by Dave Kerpen Yesterday, Facebook rolled out a new product, Questions. The product is being tested on 1 million or so users in beta before it goes, likely in the next few weeks, to Facebook's entire 500 million+ user base. Essentially, the product mirrors several existing ones, such as Quora, Yahoo Answers and LinkedIn Answers. Anyone can ask a question about anything and get instant answers from friends, connections, and strangers - and answers are rated by whether they're helpful or not, so ideally, the best content rises to the top, and spam becomes inconsequential. The beta version is a little buggy, but eventually, you'll likely be able to seamlessly search questions and answers by topic, follow questions and topics, and even integrate the Q&A into the News Feed. Those Q&A services above range from good to excellent. But Facebook Questions has 2 things that none of those products have:
1) 500 million+ users
2) A profound understanding of each user's social graph - that is - his/her friends, friends of friends, likes, and organizations connected to.
First, let's look at the product from the user's perspective, and then from the marketer's perspective. Fundamentally, search, which up until now has been basically powered by Google, seek to answer people's questions. We may not often put an actual question into the Google search bar, but if I Google "best sushi in New York", I'm essentially asking, "What's the best sushi in NY?"
Now, I can ask that question on Facebook, and get the answer from my friends, my friend's friends, sushi experts, NY experts, and anyone who wants to answer my question. With so many potential users answering, the best content will get rated up to the top, and I will be able to get a trustworthy answer to my question, instead of being given the sushi restaurant which has spent the most on paid search or SEO. A big win for the user. As I played around with Questions last night, I found myself getting great answers to questions - not from my friends, but from my friend's friends, and thinking, "She must be smart. She's friends with x."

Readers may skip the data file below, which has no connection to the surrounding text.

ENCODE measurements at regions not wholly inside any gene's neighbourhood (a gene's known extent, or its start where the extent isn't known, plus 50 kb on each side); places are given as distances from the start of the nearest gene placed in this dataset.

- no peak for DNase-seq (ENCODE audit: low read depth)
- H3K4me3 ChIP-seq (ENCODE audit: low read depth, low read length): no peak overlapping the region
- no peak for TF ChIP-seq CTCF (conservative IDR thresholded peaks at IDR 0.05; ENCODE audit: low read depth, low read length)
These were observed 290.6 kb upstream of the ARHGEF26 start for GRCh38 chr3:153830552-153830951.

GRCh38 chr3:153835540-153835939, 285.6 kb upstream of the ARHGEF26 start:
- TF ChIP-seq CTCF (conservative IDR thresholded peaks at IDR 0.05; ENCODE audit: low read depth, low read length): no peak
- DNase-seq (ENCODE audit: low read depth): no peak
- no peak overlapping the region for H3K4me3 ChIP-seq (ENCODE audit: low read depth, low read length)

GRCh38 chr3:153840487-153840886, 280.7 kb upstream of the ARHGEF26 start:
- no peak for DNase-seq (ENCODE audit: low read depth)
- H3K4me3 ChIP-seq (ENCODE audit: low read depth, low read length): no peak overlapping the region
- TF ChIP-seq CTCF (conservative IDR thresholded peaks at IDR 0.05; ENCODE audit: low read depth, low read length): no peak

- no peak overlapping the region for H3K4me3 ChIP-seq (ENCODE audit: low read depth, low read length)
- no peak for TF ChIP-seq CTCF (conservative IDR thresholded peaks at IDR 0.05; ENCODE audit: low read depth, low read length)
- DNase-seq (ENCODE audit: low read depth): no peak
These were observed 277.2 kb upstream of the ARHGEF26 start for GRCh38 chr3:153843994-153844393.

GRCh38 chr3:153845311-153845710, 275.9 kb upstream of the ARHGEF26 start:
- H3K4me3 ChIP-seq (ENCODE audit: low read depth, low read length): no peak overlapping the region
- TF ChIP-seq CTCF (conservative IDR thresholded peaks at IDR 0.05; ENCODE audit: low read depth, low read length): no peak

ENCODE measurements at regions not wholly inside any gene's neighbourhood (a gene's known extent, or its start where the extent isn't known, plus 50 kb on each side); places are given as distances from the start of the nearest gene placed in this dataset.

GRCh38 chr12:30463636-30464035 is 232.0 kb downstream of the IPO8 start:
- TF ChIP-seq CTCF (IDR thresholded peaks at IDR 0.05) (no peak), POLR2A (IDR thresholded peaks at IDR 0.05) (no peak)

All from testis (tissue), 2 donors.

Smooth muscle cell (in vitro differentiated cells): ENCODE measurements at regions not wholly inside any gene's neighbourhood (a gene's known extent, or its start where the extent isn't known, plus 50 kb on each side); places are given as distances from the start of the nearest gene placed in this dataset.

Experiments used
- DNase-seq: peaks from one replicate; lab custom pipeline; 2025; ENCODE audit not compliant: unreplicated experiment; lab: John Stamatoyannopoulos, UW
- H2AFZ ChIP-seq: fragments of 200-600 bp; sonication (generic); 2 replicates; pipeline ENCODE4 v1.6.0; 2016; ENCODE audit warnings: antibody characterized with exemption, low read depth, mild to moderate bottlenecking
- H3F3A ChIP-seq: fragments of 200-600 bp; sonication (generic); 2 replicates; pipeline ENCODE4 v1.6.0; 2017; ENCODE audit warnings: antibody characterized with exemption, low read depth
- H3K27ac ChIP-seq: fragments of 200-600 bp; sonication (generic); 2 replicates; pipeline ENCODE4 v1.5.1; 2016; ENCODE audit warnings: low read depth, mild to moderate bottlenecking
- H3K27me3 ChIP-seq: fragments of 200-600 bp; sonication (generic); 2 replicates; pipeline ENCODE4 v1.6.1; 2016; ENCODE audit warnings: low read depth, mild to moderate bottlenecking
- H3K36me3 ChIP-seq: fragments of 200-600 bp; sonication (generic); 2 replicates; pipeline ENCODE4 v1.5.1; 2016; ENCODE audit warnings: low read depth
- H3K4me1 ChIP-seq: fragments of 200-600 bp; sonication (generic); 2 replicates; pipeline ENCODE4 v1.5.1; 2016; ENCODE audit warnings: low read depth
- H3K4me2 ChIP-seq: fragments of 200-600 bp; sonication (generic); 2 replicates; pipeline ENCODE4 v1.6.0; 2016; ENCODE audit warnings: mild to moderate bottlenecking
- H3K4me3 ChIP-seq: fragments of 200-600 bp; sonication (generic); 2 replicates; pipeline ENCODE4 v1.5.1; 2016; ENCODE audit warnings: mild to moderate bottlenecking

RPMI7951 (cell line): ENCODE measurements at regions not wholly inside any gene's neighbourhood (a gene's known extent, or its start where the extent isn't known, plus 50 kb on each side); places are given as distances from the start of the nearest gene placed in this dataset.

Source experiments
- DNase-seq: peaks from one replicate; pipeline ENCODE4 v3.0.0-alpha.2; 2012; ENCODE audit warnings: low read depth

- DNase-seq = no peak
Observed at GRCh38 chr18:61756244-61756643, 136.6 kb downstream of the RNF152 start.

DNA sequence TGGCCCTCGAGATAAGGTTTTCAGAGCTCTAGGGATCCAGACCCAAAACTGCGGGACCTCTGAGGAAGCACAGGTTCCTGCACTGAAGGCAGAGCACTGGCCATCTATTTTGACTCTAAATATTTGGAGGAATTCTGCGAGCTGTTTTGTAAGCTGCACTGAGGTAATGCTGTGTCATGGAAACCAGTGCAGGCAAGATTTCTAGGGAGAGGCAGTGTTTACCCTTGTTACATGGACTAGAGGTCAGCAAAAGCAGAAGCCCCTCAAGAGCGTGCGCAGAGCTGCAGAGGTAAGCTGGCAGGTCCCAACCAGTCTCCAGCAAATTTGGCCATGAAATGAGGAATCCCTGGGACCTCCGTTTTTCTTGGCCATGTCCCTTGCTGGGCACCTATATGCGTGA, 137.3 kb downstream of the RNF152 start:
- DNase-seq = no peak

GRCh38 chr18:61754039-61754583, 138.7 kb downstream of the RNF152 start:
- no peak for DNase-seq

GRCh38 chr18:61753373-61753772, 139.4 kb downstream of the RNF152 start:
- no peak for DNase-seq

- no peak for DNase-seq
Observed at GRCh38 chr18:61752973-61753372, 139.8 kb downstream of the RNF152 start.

Marshall Kirkpatrick of RWW has a really bullish view of how powerful this may be, not just for users, but for the world, collaborating and interacting with one another.
From the marketer's perspective, Facebook Questions is also HUGE. Facebook is allowing Fan Pages to ask and answer questions as well as individuals. Now, surely there will be spammy, push marketers who see this as an opportunity to answer questions promoting themselves or their clients ("My sushi is the best! Come visit us now!") but the beauty of the rating system is that those marketers will lose, and the ones who will win are the ones who answer questions by truly bringing value to the question-asker and ecosystem. ("Here is the list of the top 10 Zagat- reviewed sushi restaurants in New York with links to their websites. Ours is ranked 14th but is a little less pricey than most on the list. Let us know where you end up going!")
Companies can spend lots of money on advertising, but the way to win here to spend lots of time asking questions to gather insight and data, and answering questions to establish value and credibility. This will surely be a win for savvy marketers and small businesses who go about it right. Will it scale for big businesses? Frankly, I'm not sure - but I'm excited to try to find out.
And the next time I want to find a great new sushi spot, I won't be Googling it.